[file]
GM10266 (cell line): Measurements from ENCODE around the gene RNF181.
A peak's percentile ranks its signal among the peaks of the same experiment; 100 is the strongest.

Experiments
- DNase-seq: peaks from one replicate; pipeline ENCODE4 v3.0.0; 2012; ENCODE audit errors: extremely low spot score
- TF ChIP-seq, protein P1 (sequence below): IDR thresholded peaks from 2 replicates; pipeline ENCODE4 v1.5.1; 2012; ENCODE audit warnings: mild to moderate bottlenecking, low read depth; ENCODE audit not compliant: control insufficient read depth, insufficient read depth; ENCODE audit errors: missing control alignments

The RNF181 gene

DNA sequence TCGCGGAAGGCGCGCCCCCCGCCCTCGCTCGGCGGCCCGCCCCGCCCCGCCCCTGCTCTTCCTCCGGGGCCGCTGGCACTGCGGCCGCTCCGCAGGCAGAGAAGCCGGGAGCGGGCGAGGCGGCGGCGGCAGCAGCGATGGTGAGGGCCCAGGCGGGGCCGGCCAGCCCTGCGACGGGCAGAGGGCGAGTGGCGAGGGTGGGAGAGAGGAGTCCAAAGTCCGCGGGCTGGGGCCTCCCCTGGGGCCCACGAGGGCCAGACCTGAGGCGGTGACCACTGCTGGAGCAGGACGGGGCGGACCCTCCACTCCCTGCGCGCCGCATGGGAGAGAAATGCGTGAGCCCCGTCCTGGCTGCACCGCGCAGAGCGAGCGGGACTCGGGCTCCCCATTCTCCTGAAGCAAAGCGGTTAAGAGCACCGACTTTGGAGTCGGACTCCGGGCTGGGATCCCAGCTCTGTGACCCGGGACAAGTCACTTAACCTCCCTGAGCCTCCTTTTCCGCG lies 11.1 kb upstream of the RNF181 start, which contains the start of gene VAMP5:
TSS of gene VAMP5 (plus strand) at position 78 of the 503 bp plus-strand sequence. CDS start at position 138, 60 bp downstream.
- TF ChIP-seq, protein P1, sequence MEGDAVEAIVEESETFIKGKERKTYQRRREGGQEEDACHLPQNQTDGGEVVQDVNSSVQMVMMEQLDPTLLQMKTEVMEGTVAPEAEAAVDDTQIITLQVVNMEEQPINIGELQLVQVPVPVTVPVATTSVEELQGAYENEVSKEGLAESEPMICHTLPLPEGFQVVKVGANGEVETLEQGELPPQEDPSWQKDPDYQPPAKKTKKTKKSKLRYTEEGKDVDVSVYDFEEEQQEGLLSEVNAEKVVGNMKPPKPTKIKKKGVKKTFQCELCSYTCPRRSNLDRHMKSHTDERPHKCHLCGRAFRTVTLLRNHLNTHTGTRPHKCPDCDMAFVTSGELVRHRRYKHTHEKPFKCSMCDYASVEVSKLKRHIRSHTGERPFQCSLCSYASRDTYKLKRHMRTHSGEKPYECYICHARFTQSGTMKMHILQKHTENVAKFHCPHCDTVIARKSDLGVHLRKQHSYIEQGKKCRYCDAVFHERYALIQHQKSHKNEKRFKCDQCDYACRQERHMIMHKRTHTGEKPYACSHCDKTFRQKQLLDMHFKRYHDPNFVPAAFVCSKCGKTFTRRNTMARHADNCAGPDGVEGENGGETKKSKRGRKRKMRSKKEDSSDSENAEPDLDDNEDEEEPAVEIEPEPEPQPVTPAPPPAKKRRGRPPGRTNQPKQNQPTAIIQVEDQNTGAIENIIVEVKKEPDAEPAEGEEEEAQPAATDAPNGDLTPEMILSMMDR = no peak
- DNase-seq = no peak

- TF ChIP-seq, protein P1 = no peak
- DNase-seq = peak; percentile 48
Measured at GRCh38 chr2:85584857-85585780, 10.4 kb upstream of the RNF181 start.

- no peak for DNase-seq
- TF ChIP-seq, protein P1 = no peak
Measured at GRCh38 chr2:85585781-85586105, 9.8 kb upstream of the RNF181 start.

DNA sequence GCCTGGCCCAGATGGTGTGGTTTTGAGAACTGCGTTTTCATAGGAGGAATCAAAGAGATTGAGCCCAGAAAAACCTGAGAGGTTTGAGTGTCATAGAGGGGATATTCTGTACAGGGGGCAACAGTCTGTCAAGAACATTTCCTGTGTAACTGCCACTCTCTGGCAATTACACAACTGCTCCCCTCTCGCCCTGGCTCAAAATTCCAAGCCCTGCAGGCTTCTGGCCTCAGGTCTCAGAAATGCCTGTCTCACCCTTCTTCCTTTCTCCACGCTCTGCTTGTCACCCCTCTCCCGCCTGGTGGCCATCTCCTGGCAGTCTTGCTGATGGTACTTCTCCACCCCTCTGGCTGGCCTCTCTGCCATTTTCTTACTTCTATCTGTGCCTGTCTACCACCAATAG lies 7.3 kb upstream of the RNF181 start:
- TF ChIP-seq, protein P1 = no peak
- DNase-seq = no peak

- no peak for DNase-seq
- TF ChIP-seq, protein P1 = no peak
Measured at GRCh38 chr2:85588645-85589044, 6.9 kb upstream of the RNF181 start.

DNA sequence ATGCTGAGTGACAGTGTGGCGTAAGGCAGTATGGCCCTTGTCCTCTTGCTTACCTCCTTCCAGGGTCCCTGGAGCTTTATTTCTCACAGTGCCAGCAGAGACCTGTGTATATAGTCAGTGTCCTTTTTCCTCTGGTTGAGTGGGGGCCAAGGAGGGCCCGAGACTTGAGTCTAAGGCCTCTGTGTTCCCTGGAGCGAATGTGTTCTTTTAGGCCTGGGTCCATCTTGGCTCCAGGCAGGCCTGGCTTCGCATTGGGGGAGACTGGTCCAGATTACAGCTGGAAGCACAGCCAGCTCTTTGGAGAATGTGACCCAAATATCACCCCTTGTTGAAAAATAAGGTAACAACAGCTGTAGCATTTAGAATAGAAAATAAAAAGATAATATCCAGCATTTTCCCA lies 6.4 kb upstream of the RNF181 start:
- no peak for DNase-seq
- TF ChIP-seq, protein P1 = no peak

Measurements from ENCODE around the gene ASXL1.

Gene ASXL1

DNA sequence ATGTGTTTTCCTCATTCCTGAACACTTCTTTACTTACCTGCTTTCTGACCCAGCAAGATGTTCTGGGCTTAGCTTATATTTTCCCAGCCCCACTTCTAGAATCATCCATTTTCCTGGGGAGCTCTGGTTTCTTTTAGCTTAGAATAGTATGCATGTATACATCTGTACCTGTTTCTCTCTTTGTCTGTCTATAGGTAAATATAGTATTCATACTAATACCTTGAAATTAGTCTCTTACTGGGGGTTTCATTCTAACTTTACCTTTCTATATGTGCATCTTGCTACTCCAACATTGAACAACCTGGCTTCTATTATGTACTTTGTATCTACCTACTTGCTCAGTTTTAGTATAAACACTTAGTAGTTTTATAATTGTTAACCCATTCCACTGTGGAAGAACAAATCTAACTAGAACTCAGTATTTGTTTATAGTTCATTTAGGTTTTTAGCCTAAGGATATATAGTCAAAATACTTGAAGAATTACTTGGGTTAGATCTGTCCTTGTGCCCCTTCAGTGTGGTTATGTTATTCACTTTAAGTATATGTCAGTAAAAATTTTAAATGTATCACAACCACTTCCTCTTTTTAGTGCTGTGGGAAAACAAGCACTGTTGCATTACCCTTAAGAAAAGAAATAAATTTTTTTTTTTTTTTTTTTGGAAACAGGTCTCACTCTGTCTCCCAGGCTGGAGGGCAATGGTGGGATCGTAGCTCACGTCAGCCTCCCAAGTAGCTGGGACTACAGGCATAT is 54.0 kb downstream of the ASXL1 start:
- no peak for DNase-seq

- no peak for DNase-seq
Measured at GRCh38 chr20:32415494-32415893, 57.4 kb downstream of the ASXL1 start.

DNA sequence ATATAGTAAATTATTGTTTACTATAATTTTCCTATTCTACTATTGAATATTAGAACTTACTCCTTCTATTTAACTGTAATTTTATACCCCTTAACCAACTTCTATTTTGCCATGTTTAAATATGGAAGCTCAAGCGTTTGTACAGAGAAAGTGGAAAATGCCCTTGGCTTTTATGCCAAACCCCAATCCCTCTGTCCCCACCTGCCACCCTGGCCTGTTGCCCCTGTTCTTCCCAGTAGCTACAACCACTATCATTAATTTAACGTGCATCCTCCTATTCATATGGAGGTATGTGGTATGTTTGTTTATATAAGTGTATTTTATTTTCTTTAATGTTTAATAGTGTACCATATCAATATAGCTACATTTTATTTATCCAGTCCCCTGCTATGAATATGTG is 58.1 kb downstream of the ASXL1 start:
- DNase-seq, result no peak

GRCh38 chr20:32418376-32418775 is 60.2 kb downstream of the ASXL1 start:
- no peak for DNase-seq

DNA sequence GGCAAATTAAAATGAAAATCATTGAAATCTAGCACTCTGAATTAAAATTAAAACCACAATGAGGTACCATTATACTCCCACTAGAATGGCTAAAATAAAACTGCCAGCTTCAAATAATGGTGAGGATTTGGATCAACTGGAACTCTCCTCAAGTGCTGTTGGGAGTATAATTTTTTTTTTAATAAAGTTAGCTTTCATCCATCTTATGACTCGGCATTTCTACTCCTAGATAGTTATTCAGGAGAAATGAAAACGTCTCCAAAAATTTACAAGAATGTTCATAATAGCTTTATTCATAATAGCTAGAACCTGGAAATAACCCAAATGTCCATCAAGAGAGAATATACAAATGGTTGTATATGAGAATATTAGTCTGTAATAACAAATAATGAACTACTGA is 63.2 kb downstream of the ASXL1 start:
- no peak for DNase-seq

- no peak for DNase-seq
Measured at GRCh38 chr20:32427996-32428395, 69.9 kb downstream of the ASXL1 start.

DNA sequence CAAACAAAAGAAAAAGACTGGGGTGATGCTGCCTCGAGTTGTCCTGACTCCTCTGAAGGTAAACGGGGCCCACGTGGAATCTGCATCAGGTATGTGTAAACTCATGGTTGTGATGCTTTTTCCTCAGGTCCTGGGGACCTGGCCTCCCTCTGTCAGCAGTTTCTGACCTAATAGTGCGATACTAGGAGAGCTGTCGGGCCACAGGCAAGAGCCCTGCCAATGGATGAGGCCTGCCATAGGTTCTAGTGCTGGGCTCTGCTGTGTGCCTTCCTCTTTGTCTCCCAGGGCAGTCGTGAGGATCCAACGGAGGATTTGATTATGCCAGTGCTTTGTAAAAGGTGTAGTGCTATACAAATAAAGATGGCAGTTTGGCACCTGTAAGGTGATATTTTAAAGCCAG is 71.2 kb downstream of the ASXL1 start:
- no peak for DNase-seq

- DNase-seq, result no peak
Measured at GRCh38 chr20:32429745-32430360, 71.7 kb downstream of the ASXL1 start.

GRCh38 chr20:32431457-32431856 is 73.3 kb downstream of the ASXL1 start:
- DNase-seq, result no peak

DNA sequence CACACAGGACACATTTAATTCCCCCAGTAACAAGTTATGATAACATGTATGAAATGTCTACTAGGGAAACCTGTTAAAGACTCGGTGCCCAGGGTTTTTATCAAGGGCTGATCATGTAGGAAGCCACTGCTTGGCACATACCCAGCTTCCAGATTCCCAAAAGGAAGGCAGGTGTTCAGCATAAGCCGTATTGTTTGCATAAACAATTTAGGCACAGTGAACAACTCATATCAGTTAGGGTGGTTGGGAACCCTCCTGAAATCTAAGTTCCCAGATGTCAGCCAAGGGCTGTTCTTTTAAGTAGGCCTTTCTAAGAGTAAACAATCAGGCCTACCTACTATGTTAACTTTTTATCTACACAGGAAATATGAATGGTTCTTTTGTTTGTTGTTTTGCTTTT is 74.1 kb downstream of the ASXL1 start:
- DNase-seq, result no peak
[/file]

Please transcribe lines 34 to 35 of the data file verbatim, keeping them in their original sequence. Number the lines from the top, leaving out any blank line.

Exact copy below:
GRCh38 chr20:32418376-32418775 is 60.2 kb downstream of the ASXL1 start:
- no peak for DNase-seq